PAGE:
Customer service marketing in action
Over the last few months, one of my online endeavours has been experiencing exponential growth in sales and revenue, and as a result, with more customers, there has been a jump in the amount of customer service interactions.
This is great news because it means that more and more people are building personal, strong relationships and becoming loyal fans who spread the word far more effectively than any paid advertising campaign.
Here's the original enquiry:
Can you pls look into my account, it appears that today I was billed $30 for adding 4 items for 3 mos. Should have been $12.
I incorrectly assumed that maybe the 6 I ordered yesterday (for $18) had not been processed and it was merely combining both days into one. But I see I got a receipt for $18 from yesterday, so this $30 (vs $12) charge today is a mystery.
Can you help pls?
In this case, the customer felt that they were over-charged for their purchase and wanted to understand what had happened.
At this point, there is a slightly unhappy customer who has reached out to support staff at a company they have never had any personal contact with. Right now, both parties are strangers.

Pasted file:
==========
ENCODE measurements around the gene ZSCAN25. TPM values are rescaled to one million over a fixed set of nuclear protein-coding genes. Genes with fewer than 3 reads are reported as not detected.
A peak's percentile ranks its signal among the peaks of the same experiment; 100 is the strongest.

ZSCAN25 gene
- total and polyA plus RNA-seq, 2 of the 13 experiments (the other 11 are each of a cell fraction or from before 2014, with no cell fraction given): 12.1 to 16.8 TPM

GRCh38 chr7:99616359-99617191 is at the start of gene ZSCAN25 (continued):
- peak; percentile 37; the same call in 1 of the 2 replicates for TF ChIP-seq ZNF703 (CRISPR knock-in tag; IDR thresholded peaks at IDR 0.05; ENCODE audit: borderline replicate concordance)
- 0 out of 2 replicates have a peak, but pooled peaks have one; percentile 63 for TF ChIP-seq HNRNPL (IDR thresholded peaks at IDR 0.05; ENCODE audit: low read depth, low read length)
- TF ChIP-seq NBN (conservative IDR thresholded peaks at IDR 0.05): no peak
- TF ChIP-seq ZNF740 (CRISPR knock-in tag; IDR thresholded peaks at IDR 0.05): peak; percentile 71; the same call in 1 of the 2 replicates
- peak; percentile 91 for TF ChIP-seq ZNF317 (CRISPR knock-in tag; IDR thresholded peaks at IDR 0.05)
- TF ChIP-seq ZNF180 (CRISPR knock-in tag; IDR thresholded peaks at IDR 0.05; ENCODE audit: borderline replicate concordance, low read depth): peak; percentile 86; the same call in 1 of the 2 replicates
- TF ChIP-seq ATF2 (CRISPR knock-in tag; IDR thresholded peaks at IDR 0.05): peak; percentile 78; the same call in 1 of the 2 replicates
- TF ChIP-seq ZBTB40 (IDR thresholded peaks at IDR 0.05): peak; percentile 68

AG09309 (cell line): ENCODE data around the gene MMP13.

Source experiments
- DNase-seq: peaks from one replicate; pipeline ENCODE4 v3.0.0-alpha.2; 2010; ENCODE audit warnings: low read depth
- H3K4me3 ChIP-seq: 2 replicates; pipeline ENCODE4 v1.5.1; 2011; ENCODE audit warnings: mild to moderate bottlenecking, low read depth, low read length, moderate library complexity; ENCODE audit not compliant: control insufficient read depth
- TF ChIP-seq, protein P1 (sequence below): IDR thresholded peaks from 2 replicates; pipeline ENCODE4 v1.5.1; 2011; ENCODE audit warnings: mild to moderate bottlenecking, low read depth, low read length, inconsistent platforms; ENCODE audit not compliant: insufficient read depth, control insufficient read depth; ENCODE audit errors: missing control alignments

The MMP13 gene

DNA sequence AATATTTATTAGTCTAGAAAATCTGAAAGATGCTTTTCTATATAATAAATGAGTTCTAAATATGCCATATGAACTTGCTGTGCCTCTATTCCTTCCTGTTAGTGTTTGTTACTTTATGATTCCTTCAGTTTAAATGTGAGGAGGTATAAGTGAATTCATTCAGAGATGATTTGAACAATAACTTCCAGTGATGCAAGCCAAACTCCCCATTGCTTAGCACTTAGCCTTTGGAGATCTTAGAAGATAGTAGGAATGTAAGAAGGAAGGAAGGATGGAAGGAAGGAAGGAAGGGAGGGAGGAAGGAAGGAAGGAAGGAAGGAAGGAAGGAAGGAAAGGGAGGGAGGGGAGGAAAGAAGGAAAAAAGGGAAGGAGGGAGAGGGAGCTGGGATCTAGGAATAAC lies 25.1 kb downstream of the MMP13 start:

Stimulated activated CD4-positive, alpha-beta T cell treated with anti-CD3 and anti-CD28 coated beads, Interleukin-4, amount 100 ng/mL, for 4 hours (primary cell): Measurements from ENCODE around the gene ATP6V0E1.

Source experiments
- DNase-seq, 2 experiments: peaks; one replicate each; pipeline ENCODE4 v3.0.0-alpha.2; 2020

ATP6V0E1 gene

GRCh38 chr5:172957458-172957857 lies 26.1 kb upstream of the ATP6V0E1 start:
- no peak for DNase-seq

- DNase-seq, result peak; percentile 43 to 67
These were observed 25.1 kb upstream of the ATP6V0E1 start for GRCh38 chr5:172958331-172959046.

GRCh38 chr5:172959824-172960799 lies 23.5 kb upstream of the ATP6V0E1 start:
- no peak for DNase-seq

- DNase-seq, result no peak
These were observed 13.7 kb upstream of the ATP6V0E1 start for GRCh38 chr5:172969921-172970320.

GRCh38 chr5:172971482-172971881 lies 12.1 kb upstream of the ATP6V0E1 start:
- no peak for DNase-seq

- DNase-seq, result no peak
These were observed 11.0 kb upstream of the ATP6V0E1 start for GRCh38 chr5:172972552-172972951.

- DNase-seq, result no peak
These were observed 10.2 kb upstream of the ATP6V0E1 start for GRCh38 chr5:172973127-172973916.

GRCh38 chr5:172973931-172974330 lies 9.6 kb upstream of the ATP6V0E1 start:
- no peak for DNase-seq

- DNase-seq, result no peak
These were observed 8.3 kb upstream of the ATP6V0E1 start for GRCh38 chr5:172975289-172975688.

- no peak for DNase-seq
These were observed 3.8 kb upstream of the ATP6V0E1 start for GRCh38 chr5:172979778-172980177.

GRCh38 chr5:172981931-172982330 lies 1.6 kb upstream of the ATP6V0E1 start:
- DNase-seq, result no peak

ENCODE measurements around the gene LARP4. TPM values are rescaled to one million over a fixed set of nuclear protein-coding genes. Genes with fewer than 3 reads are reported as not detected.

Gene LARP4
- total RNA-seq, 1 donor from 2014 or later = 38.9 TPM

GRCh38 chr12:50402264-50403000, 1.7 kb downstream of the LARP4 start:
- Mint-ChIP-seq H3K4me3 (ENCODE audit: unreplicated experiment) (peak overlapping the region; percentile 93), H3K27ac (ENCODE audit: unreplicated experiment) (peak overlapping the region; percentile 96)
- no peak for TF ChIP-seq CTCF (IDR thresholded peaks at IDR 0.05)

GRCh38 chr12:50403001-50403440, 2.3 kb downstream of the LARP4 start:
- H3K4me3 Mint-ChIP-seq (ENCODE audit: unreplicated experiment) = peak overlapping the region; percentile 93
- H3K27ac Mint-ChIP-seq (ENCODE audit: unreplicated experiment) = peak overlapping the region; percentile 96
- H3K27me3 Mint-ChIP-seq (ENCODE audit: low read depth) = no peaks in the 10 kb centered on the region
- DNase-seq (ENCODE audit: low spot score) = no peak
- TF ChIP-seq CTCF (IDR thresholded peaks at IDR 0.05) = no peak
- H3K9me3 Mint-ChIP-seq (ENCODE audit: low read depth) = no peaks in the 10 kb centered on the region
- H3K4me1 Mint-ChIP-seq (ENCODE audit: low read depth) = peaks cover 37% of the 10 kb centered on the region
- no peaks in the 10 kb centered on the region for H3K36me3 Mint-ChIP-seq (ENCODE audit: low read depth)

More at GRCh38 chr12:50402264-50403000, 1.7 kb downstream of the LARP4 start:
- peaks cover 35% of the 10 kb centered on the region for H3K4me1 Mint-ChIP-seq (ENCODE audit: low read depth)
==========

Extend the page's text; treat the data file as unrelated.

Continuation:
As it turns out, the customer had accidentally left some items in their cart and completed checkout twice for some products. Here's the reply (minus the personalized greeting, etc):
I looked at your account and it appears that you have a few products that are tracked for 6 months. Whenever there is a purchase for a subscription that already exists on your account, the system extends the duration.
If you take a look at:
and a few others, you’ll see their expiry dates are 2014-12-20.
If you don’t want to track these products for 6 months, I can drop their expiry date back to 3 months, and offer you credit on your account. Trace credit can be used to renew or purchase new subscriptions without the hassle of reaching for your credit card.